Cornell Law Professor Named General Counsel of World Jewish Congress
Menachem Rosensaft, an Adjunct Professor of Law who teaches a course in World War II war crimes trials, was born in the Displaced Persons camp of Bergen-Belsen, the son of two survivors of Nazi concentration camps Auschwitz and Bergen-Belsen. His grandparents and his five-and-a-half year old brother were murdered in a gas chamber at Auschwitz. These facts, he says, "are the core of my being," and they have given shape to his career as a lawyer and activist. He's just been named General Counsel of the World Jewish Congress, an international organization representing Jewish communities in ninety-two countries. It's a position which combines his personal commitment with his legal skills.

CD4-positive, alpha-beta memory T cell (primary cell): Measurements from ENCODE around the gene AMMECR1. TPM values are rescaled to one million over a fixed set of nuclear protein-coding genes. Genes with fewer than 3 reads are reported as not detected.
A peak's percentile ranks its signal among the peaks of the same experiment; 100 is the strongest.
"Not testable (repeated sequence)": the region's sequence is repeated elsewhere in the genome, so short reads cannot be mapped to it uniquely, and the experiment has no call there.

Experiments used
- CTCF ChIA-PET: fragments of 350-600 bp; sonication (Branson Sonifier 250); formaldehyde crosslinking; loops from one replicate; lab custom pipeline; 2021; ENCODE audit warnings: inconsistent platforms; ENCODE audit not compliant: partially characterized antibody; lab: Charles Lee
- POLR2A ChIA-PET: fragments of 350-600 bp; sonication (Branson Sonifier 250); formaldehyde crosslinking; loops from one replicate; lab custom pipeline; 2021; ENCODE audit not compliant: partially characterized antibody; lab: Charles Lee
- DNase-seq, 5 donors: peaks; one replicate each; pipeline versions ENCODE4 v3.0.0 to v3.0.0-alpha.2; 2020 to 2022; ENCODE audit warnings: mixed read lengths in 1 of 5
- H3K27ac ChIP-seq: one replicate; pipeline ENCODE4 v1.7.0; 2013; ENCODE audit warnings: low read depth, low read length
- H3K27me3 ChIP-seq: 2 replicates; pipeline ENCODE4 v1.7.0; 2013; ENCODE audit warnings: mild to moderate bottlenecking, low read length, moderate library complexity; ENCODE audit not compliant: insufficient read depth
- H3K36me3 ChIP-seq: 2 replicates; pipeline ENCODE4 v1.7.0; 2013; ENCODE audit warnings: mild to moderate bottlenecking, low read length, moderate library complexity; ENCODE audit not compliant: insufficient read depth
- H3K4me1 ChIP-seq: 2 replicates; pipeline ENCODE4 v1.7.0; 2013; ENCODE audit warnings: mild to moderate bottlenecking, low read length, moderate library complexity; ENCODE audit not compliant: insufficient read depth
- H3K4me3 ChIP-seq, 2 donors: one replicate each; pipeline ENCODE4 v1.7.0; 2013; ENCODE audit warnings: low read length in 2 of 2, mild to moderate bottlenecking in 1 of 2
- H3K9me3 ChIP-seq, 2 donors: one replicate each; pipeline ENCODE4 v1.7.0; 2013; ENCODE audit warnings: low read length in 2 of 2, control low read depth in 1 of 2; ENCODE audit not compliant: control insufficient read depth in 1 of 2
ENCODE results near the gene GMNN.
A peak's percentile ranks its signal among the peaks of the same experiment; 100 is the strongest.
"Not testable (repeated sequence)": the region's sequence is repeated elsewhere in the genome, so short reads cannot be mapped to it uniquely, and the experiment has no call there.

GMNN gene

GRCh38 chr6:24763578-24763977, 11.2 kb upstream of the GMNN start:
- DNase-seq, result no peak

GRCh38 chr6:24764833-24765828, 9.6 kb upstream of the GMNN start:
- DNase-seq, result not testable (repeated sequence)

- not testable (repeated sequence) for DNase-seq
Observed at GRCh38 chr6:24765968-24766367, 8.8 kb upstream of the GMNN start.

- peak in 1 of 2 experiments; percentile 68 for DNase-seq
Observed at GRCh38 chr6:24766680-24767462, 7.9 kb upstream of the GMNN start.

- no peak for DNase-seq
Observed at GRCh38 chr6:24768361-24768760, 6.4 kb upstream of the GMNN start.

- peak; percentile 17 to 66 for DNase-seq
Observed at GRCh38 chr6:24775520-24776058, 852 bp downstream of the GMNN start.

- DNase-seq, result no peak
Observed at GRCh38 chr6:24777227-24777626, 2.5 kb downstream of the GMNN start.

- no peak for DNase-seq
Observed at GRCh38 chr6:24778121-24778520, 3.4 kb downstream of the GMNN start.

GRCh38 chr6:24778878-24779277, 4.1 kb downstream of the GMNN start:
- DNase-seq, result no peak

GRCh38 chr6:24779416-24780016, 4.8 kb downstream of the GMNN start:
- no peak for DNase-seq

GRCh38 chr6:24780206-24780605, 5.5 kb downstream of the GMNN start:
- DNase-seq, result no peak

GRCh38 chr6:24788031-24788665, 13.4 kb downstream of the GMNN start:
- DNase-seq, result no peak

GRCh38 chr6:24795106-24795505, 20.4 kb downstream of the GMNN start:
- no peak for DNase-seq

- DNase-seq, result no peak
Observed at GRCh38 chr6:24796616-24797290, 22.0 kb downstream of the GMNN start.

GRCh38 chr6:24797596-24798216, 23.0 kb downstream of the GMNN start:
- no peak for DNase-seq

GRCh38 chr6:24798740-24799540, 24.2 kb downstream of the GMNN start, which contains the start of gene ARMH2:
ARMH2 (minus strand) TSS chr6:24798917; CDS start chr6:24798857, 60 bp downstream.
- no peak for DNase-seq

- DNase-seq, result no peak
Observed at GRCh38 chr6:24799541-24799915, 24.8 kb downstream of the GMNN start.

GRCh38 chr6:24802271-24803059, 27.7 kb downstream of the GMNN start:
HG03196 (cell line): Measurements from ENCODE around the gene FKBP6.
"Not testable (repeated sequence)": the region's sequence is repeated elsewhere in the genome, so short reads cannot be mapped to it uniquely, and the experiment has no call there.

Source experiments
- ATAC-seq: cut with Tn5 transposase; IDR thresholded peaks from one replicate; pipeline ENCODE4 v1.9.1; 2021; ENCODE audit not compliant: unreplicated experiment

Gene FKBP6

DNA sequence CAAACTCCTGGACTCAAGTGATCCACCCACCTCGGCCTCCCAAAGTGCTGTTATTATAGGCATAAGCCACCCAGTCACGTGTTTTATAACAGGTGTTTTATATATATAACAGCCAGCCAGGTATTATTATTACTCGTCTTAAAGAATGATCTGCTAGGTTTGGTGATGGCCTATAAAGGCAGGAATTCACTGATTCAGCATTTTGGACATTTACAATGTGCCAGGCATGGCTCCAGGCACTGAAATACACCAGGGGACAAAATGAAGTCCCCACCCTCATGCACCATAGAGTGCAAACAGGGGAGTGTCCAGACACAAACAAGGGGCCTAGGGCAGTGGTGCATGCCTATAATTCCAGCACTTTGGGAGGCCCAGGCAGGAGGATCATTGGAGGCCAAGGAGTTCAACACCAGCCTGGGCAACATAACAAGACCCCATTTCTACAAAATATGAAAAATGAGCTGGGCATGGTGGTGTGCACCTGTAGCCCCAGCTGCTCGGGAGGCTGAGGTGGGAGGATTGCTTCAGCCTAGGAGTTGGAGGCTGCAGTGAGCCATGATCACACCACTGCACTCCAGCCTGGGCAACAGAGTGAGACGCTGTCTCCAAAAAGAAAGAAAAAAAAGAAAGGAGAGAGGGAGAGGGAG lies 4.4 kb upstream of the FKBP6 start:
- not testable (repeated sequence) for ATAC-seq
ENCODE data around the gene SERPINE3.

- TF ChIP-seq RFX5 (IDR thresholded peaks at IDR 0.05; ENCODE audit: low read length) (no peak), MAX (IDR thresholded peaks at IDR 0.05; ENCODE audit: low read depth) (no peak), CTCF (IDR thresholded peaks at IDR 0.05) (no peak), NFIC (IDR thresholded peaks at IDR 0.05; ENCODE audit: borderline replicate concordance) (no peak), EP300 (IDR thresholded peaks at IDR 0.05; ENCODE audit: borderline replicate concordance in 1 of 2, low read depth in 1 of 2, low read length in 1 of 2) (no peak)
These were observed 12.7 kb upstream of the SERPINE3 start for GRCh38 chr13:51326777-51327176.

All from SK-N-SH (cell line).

Rosensaft's work, he feels, is inextricably linked to his identity. "The protection of the Jewish people, the prevention of any recurrence of genocide, the remembrance of the Holocaust, and the furthering of justice for all people, Jews and non-Jews alike, who are subjected to bigotry and persecution have formed my identity as an American, as a Jew, and as a lawyer," he says. "I am deeply grateful for this unique opportunity to merge my personal and professional priorities and to contribute meaningfully as the WJC's General Counsel."
Rosensaft, a former litigation partner at a national law firm, has held a wide range of professional and volunteer positions, including serving as general counsel of a major New York Stock Exchange financial services firm, founding the International Network of Children of Jewish Holocaust Survivors, holding office as National President of the Labor Zionist Alliance, and serving as President of the Park Avenue Synagogue in Manhattan. He has published widely in legal and popular publications.